Vigil held to remember trans-violence

Last night a group of about 20 students, faculty and community members gathered in the Gish Film Theater to remember the 15 people who were killed this year due to transphobic violence. Pictures and names of those killed were lined along the front of the stage where people and visitors were encouraged to read their stories.

The event, sponsored by Transcendence, served as the beginning of Transgender Awareness Days, a week long series of events dedicated to raise awareness for transgender issues.

Amanda Monyak, secretary for Transcendence, said that the event was meant to honor the victims of violence and to try to stop future hate crimes.

Transgender Day of Remembrance was developed in 1999 in remembrance of Rita Hester who was murdered on November 28, 1998. The evening began with a memorial video for Hester followed by testimonials from guest speakers.

Violence still remains a threat for transgender people, said president Joseph Aufenthie. The risk that the average person has of being murdered is 1 in 18,000, while the risk for transgender people to be murdered is 1 in 12.

“I am devastated by the brutality of the murders that all trans-people face,” Monyak said. “Innocent people were taken because someone refused to see that gender was fluid.”

Monyak spoke about the recent decision to withdraw transgender issues from the Equal Non-Discrimnation Act (ENDA) which was passed by the House of Representatives on November 7th and guarantees employment non-discrimination for gay, lesbian and bisexual employees.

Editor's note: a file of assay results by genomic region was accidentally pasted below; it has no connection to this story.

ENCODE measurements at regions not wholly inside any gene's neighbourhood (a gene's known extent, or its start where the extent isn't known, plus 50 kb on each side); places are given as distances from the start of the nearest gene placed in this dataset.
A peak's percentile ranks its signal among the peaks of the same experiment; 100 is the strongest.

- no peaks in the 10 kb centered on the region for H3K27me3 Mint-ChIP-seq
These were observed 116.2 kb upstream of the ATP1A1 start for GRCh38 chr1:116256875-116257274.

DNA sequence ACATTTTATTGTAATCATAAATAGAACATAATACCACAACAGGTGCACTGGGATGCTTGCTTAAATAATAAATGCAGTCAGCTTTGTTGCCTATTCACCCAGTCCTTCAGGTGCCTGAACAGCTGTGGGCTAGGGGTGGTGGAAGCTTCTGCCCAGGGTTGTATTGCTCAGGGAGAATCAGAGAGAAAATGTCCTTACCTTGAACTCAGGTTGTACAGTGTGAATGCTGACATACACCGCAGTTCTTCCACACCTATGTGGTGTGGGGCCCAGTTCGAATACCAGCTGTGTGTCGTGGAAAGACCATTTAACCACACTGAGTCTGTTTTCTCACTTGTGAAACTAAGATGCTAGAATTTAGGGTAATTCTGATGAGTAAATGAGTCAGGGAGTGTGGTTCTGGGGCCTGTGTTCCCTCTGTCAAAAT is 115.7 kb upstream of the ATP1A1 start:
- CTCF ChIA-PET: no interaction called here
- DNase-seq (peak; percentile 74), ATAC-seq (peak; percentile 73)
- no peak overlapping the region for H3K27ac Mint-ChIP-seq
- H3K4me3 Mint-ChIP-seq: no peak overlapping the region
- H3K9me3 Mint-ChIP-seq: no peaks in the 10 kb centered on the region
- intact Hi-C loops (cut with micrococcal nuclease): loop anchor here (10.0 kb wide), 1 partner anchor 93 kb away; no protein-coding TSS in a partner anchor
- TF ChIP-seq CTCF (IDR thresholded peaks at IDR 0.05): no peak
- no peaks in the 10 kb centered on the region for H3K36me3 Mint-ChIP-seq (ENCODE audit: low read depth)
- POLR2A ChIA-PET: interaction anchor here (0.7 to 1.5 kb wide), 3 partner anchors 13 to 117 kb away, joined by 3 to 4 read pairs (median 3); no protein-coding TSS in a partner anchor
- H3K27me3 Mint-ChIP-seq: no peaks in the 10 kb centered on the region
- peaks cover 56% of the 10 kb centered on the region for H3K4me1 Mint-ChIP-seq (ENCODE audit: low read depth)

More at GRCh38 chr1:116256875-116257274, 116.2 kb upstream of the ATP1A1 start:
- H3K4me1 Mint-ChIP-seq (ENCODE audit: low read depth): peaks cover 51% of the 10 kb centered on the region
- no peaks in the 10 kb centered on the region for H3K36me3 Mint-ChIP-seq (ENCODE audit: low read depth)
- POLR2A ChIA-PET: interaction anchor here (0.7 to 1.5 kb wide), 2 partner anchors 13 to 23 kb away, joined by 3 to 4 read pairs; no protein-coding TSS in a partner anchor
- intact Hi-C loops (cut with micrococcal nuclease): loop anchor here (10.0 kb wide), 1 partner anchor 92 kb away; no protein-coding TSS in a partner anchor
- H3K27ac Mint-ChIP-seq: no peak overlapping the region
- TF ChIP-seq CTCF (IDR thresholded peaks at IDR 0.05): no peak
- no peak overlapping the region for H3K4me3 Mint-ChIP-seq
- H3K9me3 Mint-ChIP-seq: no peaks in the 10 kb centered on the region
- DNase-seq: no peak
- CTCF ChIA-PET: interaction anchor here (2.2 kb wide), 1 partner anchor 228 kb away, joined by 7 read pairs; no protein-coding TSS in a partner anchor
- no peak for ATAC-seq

“I feel this is a very sad example of how trans discrimination is enacted,” Monyak said.

The event was designed as a memorial but also to express anger against violence, lecturer Julie Haught said.

“We are here tonight to make sure that these lives are not forgotten or erased or airbrushed out of history,” Haught said. “We reject the dehumanization that is at the root of all hate crimes and gather not only to express our sadness and grief, but also to address our anger and rage.”

Marlene Bomer, community liaison for Transcendence, encouraged all in attendance to become involved in activism and support.

“Everybody needs to get involved,” Bomer said. “It takes our allies as well so please be an ally.”

Both Joelle Ryan, who established Transcendence and organized the first Day of Remembrance in 2003, and Aufenthine expressed sadness that there remains a need for the Day of Remembrance to be held.

“Every year I wish this event would end, but it cannot because people are still being killed by trans-violence,” Ryan said.

The evening ended with a candlelight vigil for the 374 reported deaths, and those that went unreported, that were a result of violence in the past three decades. Aufenthine expressed anger at the number of people who were remembered this year.

“These are all people who had potential, who could have made a difference, who could have had a life and now its just gone,” Aufenthine said. “And why? Because they were different?”